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Lawlessness on the Reservation: Labor Laws Dismissed

Congress is trying to exempt people working on an Indian Reservation from being covered under the NLRA, preventing them from organizing

Brian Young's picture
Jan 11, 2018

The National Labor Relations Act (NLRA) protects all private sector workers by giving them some basic workplace rights, like the right to bargain collectively and take collective action. While there are some carve outs for domestic workers, supervisors, agricultural workers and those covered under the Railway Labor Act, the vast majority of employees are covered. Now Congress wants to create another carve out for people who work on a Native American reservation.

The new exemption, which was buried in a bill to extend Southwest tribal water rights, was proposed by Senator Jeff Flake (R-AZ). He is the same Senator who has sponsored the bill to repeal Davis-Bacon. The bill passed the House and now will be sent to the Senate.

The issue of whether or not the NLRA covers people who work on the reservation has been a long-standing fight. Business leaders have argued that tribes should be treated as local governments and that all employees working on the reservation should be classified as local government employees. All government employees are exempt from the NLRA. Labor leaders however, argue that many of the people working on the reservation are not part of the tribe and that these workers would lose a voice in their workplace since they have no vote over the tribal council, the way other public employees do. With the expansion of Indian gaming in the last few decades, some reservations now employ tens of thousands of people and make hundreds of millions of dollars. The gaming and hospitality industry is heavily unionized creating an incentive for tribal leaders to have their employees exempt.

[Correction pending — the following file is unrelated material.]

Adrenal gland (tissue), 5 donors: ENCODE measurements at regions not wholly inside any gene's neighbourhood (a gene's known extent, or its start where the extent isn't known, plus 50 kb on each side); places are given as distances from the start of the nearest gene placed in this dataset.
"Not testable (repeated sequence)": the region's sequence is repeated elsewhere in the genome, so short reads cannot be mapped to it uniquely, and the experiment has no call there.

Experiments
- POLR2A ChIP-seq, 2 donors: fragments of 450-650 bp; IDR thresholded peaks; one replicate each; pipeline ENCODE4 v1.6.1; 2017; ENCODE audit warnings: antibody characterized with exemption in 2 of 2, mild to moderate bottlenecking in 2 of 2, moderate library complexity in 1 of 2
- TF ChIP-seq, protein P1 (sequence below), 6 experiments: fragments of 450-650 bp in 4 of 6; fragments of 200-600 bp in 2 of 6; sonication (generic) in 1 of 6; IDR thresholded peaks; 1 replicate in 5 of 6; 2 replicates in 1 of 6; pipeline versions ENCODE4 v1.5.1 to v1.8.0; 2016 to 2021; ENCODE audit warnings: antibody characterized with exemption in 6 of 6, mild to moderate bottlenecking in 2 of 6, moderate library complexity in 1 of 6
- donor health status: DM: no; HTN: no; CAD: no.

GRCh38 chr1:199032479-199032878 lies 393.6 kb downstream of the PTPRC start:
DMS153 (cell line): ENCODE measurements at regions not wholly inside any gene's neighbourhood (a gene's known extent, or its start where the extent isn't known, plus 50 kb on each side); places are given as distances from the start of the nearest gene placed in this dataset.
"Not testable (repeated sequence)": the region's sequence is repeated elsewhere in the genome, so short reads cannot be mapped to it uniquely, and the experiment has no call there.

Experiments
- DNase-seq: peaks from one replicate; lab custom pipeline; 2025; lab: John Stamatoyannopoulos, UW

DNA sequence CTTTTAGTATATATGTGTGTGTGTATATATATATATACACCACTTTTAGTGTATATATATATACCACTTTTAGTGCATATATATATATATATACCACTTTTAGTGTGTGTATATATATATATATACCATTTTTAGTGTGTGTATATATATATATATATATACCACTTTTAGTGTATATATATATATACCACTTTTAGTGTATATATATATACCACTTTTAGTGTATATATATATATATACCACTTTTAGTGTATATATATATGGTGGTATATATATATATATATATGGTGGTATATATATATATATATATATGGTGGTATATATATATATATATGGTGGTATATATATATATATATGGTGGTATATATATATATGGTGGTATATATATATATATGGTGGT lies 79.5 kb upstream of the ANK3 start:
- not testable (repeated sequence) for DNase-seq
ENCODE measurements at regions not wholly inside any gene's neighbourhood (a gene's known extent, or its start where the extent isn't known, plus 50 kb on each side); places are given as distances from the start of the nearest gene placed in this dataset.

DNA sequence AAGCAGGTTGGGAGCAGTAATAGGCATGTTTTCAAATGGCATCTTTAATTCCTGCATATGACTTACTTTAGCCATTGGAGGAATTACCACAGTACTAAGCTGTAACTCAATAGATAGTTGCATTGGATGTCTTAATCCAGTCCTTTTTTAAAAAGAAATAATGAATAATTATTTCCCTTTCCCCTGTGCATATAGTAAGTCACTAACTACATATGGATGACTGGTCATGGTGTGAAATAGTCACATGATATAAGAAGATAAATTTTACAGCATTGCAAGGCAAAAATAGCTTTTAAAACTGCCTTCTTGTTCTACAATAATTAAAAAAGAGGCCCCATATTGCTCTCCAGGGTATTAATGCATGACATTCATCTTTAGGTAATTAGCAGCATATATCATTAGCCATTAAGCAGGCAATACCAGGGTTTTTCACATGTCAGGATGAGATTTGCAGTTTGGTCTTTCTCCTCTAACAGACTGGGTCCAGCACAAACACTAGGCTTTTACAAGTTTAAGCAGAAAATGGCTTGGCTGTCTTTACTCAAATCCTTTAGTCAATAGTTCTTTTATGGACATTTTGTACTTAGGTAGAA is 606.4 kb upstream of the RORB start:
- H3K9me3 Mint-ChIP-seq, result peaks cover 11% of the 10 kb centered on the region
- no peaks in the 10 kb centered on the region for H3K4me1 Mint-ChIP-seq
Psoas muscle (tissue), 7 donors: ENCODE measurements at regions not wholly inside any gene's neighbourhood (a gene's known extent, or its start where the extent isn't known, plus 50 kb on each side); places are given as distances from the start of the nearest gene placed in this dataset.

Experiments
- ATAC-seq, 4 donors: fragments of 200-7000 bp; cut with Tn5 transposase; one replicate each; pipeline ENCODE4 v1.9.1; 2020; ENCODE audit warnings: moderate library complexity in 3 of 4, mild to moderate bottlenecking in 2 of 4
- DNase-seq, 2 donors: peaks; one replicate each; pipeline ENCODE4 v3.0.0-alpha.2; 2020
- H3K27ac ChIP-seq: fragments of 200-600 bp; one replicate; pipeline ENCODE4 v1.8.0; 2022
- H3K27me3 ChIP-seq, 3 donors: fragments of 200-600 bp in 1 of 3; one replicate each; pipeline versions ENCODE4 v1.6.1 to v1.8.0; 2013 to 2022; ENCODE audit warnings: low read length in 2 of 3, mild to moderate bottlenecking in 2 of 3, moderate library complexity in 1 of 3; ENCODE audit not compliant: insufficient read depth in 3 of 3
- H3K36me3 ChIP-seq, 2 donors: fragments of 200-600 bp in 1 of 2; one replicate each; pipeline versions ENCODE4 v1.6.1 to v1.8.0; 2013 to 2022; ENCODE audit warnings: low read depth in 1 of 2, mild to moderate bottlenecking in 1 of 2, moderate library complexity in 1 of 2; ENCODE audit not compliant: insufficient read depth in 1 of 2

The bill will now head to the Senate, where Sen. Jerry Moran has already introduced a similar bill. In response to the bill passing, HELP Committee ranking member Rep. Bobby Scott (D-VA) said this bill "strips hundreds of thousands of workers employed at Indian-owned enterprises - such as casinos, hotels, and mines - of their voice in the workplace and the protections under the National Labor Relations Act."


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